Daniel Martin is a writer and editor at, covering St. John’s. You can find him on Twitter:@DanielJMartin_

Reports: Rhode Island’s Dan Hurley mulling UConn, Pitt options

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Even before Rhode Island’s NCAA tournament came to an end Saturday in the Round of 32 against Duke, speculation was running wild about the future of Rams coach Dan Hurley.

Stay or go. If it’s go, where to?

There was no clarity, but maybe some progress Monday.

Both Connecticut and Pittsburgh, the prime candidates to pry Hurley away from Rhode Island, spoke with the coach, but no decision had yet been reached, according to multiple reports.

Hurley was set to meet with Rams athletic director Thorr Bjorn on Tuesday, according to ESPN’s Jeff Goodman. Heart Connecticut Media’s Jeff Jacobs reported that UConn was “closing in on an agreement” with Hurley but that Pitt was continuing its pursuit.

Hurley has led the Rams to the NCAA tournament the last two years and signed a seven-year contract with Rhode Island worth approximately $1 million per year last off-season. UConn was paying Kevin Ollie, who led the team to the 2014 NCAA title before being fired after this season, an average of $3 million per season while Kevin Stallings reportedly was due a buyout of nearly $10 million when he was fired by Pitt this season.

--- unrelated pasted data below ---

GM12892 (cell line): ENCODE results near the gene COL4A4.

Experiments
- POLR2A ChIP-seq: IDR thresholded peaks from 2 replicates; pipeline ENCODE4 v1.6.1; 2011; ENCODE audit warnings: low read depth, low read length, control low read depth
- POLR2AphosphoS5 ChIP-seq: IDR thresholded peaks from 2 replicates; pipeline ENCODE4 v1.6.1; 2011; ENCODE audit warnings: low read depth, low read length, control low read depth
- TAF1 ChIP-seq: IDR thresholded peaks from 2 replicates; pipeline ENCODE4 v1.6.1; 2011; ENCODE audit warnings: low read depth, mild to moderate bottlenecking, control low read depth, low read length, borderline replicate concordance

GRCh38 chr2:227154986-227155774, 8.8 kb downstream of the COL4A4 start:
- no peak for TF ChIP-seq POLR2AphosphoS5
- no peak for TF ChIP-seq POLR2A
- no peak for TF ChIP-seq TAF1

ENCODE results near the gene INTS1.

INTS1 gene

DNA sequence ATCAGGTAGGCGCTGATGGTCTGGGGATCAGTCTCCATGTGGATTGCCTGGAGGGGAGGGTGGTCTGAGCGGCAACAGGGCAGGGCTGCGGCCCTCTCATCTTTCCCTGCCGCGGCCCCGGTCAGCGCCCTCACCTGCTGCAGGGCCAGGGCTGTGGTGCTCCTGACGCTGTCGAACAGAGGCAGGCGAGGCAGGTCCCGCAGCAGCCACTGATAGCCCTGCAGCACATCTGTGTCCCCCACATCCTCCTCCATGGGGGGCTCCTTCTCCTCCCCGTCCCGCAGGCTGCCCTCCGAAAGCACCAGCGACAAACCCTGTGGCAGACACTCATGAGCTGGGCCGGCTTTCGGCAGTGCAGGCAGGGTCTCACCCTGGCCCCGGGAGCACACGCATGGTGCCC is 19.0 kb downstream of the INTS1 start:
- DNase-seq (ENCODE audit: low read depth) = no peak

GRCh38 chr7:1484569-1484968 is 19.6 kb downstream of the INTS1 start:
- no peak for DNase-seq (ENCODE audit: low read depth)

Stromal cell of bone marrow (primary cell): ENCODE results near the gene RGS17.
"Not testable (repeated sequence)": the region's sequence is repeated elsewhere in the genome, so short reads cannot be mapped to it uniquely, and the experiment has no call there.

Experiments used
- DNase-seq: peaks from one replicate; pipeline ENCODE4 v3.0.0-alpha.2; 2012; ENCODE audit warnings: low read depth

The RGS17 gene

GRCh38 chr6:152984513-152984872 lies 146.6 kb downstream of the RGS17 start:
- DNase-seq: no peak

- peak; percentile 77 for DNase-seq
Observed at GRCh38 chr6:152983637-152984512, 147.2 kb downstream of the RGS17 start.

What Hurley will have to weigh beyond the financial circumstances will be his ability to win at either UConn or Pitt, should he decide to move on from Rhode Island.

Ollie – well, really Shabazz Napier and Ryan Boatright – showed you can win a national title out of the AAC at UConn. The league adding Wichita State only strengthens that point. Pitt, meanwhile, may be a tougher job now than it was when Jamie Dixon had it rolling since their move from the Big East to the ACC.

CBT Podcast: Recapping the first weekend of the 2018 NCAA Tournament

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Eamonn Brennan of The Athletic joined Rob Dauster for an epic, two-hour podcast on the first weekend of the tournament. It was so good that we had to split the podcast into two parts. On this show, the two go through everything that happened in the South and West Regions, from Sister Jean to UMBC to Nevada’s comebacks to Kentucky’s chances at a Final Four.